The sickness slow down

I love being busy. I didn’t think I would actually. Mostly because I also love my alone time and just relaxing. But I really like being active and well, doing things. Slowly my days, weeks, and months became filled with activities. Some days it is a boot camp or fitness class after work, other days it’s a committee meeting, volunteer opportunity, happy hour or dinner, or social event. It didn’t hit me how busy I was becoming until my friend asked if we could hang out and see a movie and after consulting my calendar, the next open day was 3 weeks away.

As winter approaches, things have started to slow down, but I’m still go, go, go. Don’t get me wrong, I still relax. Most of my week nights end with a quiet dinner and a couple hours of TV. But each day after work seems to have some additional event or activity. Rarely do I find that I’m truly bored. In fact, I’m probably guilty of trying to do too much, of wanting to do it all.

That is until I got sick.

I’m pretty fortunate to say that I don’t get many colds. In fact, I think it’s been a few years since I got one bad enough to miss work or class or whatever I had going on. But this cold hit me pretty hard. It started in my head, moved to my chest and then a week later, moved to my stomach. I missed work. Harder for me, was missing my workouts. Mentally I was ready to be back working out, but physically my body wasn’t ready. Every day I would start the day by saying, I think today I can workout, but after wheezing after walking up a hill, I knew that my body needed to rest. Truly rest.

So for a week, I did nothing. I didn’t work out. I didn’t go out. I rested and relaxed. And it was hard and weird for me. But I came to some important realizations during my forced downtime.

1.  You can’t do everything, and that’s okay. It’s okay to say “no” to plans. There will be more opportunities in the future, and life goes on even if you aren’t at a particular event. FOMO (fear of missing out) can’t dictate your life. You will miss out. It’s inevitable. But it’s okay. Life goes on and you’ll be fine.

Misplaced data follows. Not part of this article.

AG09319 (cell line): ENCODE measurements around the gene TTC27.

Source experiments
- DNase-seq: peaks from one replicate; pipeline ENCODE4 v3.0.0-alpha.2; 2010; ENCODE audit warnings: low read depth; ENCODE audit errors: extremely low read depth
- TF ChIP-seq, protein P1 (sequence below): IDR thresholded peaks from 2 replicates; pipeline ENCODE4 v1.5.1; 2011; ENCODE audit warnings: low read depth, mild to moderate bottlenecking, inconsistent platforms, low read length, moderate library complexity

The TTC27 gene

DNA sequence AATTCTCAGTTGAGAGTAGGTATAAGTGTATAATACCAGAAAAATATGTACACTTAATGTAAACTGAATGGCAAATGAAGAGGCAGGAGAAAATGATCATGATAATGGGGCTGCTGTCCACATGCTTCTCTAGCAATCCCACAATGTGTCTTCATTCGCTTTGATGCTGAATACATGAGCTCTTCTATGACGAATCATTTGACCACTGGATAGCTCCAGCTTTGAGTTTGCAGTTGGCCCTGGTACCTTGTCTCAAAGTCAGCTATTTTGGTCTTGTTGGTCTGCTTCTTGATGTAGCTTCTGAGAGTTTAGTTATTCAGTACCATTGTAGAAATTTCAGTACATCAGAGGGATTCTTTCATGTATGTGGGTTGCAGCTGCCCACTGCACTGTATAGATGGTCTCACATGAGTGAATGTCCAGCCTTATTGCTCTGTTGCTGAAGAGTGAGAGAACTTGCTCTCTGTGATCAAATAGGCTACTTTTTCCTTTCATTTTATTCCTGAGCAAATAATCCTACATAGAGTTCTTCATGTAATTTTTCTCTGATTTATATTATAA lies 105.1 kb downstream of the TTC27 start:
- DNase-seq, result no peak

2. It’s good to have a schedule and stick to it, but sometimes schedules have to be broken. Especially when it comes to fitness. Monday is tabata, Tuesday is bootcamp, Wednesday is an off day or a morning half hour workout, Thursday is kenpo, Friday is rest. The weekend is some sort of active pursuit, a bike ride, tennis, a run. But you can’t be obsessive. It’s about being healthy, so when you’re sick, it’s healthy to rest and let your body recover. You aren’t being lazy. You’re being responsible.

3. Being sick can mess with your diabetes. Your numbers can go crazy, you can feel weird and not know why, you can need your inhaler and feel like you have low blood sugar, but really be fine. And it can be frustrating when blood sugars soar despite your best efforts. But sometimes things happen that are out of your control and you can’t beat yourself up about it. You just have to do your best moving forward.

No one likes being sick. And it’s a hard adjustment when you’re used to being so busy and high energy. But I guess it was my body’s way of making me slow down. Am I still going to fill my week with plans? Yes. But going forward, I’m going to listen to my body, prioritize my health, and know that no one can do everything, and you know what, that’s perfectly okay.

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